I hear reporters talk about passes into lanes and channels. I can’t figure out exactly what that means. can you help?
It can be confusing, particularly since different reporters, AND SOCCER COACHES, mean different things when they say that, or they interchange the terms to mean the same thing. I personally think it is over-complicating some relatively simple concepts. Below are two diagrams attempting to explain what people really mean.
Passing lanes used to be called “gaps between defenders”. It is a space available for a ball to be passed through, typically on the ground. The “gap” must be wide enough so that no defender can extend the leg to cut off the pass. Or the passing distance must be short enough and the pass hard enough such that defenders don’t have time to react. The purpose is to play a ball into space behind the defense for another attacker to run unto. If it’s inside the penalty box it will set up a great scoring opportunity. Anywhere else in the field it will open up space and keep forward progression moving.
What reporters mean when they say that a passing lane was missed is that for an instance the gap was there and the second attacker was ready to run in behind the defenders, or actually ran into that space. The player with the ball didn’t recognize the opportunity and missed the pass into the lane.
In our practice books we have a few drills showing how to create “lanes” or “gaps” and then pass the ball through them.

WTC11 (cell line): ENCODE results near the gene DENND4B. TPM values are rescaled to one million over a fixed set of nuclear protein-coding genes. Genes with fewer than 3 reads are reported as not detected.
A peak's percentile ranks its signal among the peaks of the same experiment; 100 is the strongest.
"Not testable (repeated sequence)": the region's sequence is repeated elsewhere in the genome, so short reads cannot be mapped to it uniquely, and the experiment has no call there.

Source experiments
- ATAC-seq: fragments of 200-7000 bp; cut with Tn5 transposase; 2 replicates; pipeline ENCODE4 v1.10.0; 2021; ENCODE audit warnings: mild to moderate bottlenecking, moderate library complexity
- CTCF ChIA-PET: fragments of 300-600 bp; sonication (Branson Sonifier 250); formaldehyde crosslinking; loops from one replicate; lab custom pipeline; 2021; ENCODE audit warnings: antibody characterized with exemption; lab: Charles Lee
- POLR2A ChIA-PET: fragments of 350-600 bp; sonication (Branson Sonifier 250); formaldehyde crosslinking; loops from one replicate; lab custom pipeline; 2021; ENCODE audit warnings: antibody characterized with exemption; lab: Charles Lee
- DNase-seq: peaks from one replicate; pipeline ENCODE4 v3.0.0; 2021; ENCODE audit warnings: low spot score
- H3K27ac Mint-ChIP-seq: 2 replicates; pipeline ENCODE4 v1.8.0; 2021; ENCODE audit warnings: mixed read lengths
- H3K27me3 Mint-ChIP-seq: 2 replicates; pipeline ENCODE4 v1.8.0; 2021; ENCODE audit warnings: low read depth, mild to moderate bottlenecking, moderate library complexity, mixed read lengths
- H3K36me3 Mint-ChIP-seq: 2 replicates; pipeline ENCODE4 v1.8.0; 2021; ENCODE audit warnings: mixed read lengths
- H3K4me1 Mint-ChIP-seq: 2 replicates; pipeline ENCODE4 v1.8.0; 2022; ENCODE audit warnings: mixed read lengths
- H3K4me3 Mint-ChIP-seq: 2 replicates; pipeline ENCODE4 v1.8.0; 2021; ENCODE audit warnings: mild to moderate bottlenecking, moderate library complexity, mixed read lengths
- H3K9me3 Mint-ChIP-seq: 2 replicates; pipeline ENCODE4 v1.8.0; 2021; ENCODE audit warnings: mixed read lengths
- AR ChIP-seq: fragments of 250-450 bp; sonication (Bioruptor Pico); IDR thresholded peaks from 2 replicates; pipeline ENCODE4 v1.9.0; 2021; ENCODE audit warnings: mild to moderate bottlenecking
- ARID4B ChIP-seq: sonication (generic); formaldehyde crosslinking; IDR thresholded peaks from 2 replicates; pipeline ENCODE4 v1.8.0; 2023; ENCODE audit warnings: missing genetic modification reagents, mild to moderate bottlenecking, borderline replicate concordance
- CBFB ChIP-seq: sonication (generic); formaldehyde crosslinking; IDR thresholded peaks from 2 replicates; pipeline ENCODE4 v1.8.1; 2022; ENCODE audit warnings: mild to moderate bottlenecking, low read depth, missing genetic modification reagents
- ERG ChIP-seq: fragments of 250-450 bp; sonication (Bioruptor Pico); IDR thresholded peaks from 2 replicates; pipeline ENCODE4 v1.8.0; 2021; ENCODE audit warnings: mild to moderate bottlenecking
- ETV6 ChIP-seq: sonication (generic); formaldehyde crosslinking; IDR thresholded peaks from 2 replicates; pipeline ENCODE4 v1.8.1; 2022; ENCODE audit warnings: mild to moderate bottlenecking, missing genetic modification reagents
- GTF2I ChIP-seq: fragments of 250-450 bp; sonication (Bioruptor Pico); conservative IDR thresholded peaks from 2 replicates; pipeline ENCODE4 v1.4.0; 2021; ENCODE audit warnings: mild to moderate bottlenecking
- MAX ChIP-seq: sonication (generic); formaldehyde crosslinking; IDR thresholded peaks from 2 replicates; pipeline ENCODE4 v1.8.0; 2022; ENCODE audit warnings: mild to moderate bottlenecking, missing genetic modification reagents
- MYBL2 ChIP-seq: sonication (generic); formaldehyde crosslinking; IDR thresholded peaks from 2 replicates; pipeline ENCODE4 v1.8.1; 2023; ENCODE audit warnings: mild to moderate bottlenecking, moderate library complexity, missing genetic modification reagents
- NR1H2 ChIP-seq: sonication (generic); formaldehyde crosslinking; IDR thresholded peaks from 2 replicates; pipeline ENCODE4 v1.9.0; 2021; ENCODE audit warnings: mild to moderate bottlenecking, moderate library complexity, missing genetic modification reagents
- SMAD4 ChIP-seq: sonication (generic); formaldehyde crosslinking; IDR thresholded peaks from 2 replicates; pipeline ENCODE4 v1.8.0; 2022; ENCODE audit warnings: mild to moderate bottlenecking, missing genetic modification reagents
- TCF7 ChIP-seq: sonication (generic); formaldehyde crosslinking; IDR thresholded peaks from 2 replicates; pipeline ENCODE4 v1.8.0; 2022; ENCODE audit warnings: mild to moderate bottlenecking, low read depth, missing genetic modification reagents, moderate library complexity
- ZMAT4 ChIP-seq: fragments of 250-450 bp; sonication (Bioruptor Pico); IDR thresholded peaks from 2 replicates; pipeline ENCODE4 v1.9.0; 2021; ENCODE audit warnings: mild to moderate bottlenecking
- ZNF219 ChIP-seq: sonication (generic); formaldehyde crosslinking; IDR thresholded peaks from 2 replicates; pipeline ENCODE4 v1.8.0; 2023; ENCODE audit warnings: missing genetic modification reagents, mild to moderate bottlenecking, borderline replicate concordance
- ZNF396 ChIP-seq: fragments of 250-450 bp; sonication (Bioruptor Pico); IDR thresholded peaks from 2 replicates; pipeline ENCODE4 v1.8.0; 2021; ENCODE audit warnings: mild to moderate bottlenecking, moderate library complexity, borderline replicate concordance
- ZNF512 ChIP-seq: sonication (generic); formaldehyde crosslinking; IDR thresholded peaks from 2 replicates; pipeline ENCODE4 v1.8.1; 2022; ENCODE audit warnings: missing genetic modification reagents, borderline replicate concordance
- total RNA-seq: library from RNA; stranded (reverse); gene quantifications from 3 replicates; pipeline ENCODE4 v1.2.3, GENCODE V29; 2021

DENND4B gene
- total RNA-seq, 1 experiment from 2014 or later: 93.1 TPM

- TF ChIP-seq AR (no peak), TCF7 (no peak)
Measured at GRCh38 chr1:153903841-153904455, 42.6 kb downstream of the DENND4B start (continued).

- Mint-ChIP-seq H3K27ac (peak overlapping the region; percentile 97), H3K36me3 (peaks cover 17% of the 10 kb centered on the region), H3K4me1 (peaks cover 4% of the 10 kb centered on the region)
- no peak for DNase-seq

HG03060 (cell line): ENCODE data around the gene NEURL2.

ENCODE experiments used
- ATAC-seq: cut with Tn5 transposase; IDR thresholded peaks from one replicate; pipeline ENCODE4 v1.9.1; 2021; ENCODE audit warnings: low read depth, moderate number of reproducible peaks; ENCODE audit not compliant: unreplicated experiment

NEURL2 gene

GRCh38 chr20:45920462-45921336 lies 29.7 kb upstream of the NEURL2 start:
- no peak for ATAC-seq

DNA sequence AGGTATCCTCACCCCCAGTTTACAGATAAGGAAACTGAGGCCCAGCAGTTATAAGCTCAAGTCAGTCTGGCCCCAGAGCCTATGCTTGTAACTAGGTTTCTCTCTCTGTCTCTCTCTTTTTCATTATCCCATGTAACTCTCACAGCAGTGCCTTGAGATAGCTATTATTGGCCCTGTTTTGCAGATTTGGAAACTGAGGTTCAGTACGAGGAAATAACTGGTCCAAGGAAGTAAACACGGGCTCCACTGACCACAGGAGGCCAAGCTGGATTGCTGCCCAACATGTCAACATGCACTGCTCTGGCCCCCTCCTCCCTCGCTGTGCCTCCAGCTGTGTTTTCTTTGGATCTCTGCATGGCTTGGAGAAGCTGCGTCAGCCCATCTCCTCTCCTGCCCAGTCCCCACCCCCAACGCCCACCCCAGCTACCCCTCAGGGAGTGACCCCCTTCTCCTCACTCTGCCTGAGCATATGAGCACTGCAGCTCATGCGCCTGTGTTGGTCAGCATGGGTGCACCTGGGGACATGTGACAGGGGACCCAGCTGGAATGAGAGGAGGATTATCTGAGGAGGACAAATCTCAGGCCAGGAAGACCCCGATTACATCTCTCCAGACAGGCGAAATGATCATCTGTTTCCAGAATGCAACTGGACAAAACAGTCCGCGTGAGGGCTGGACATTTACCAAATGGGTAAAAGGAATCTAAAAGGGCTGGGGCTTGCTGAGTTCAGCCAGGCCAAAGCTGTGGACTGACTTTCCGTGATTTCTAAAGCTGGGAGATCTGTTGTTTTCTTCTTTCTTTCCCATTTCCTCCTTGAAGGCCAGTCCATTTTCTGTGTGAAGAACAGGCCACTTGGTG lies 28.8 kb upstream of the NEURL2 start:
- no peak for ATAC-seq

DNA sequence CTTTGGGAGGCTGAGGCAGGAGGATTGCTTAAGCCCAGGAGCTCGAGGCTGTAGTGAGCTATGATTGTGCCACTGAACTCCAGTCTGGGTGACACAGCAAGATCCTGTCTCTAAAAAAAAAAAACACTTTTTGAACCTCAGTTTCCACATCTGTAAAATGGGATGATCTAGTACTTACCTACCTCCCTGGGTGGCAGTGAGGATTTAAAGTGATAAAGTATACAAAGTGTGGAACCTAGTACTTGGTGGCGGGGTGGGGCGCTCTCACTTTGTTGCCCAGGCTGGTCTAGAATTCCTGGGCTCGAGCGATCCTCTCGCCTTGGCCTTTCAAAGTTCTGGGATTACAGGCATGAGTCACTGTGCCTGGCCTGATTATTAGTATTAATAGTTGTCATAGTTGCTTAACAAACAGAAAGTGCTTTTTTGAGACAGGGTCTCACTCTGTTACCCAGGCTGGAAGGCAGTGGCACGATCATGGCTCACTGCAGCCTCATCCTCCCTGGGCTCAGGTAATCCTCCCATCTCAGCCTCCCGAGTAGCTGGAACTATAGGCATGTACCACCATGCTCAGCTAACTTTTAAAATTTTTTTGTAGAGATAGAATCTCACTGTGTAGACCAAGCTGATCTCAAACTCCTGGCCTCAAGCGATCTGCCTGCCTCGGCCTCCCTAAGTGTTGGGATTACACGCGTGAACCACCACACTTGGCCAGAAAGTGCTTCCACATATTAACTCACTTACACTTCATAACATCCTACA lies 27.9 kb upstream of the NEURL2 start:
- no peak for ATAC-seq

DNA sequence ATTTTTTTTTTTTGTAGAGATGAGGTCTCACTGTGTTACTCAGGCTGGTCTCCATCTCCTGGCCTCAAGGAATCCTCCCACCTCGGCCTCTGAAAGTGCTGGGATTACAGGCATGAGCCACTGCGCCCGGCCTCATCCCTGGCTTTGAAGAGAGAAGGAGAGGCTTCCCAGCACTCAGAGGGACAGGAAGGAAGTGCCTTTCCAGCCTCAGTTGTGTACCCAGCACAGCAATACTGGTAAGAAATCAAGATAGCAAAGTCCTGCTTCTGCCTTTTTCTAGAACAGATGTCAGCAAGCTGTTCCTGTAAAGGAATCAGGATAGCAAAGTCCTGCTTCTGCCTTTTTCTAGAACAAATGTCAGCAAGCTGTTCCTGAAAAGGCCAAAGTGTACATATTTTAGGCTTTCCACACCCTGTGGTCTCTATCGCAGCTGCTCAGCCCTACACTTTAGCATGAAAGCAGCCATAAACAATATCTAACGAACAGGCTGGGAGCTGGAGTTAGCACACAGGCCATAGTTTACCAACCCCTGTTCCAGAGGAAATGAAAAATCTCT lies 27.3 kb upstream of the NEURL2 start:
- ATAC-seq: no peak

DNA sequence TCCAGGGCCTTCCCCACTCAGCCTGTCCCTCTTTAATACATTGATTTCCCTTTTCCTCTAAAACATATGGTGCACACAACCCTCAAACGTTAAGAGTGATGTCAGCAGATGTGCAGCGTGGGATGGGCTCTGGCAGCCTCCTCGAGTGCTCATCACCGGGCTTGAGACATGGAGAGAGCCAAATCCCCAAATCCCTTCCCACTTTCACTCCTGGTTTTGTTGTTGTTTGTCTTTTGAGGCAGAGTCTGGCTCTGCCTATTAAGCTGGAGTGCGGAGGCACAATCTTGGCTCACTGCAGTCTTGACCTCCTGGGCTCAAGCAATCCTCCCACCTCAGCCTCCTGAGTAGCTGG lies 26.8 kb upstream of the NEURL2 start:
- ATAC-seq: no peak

A channel is most commonly referred to as the space between the most outside defender and the side line. It used to be called playing the ball down the side or the wing. From a passing technical perspective the difference between passing between two defenders or one defender and the side line is that the side line acts as a passive defender. It restricts the space available, but unlike a person, it cannot move to intercept the ball.
In a previous post, Switching Play, I discussed the importance of attacking down the sides/wings/flanks to generate crosses and scoring opportunities.
If the situation is as in the above diagram, and the space down the side is available, a pass should follow to set the runner free and generate the cross into the penalty box. A pass on the ground will be easier to control for the receiving player, but there must be enough space to play the ball through. A ball over the top wouldn’t necessarily be called a pass into the “channel.
It is easy to see how channel and lane can be used interchangeably. What matters is the concept of having space for a pass between defenders, or space for a pass between the most outside defender and the side line. Think of both as space or gaps when you listen to the reporters and you will recognize what they mean.